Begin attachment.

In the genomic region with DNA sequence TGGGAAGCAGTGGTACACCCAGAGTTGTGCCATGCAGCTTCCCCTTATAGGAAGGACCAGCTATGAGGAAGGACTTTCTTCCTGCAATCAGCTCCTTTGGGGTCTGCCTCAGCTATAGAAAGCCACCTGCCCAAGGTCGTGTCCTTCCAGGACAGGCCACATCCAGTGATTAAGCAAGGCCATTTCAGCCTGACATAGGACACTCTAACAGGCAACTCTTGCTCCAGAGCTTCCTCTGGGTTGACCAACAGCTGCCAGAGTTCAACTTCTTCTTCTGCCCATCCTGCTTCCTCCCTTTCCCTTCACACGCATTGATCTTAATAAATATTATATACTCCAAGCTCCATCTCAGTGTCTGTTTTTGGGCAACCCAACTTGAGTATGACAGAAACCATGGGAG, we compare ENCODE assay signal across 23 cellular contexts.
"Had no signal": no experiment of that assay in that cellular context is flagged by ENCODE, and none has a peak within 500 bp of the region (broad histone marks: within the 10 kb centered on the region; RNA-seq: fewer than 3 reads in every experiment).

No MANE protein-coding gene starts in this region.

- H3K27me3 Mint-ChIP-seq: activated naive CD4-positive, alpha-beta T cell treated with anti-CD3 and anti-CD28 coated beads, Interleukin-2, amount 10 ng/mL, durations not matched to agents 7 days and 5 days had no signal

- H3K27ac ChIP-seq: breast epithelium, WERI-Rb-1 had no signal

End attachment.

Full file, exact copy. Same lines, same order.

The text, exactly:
In the genomic region with DNA sequence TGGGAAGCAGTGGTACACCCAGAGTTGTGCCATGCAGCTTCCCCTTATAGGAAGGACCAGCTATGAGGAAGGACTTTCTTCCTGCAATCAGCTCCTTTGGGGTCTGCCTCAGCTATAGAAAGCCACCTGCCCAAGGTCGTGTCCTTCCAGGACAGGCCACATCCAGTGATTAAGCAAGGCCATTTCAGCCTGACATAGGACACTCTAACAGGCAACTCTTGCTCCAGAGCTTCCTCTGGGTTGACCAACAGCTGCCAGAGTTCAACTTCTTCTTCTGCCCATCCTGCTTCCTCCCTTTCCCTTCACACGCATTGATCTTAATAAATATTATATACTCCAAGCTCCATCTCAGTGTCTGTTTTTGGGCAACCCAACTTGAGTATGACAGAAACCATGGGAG, we compare ENCODE assay signal across 23 cellular contexts.
"Had no signal": no experiment of that assay in that cellular context is flagged by ENCODE, and none has a peak within 500 bp of the region (broad histone marks: within the 10 kb centered on the region; RNA-seq: fewer than 3 reads in every experiment).

No MANE protein-coding gene starts in this region.

- H3K27me3 Mint-ChIP-seq: activated naive CD4-positive, alpha-beta T cell treated with anti-CD3 and anti-CD28 coated beads, Interleukin-2, amount 10 ng/mL, durations not matched to agents 7 days and 5 days had no signal

- H3K27ac ChIP-seq: breast epithelium, WERI-Rb-1 had no signal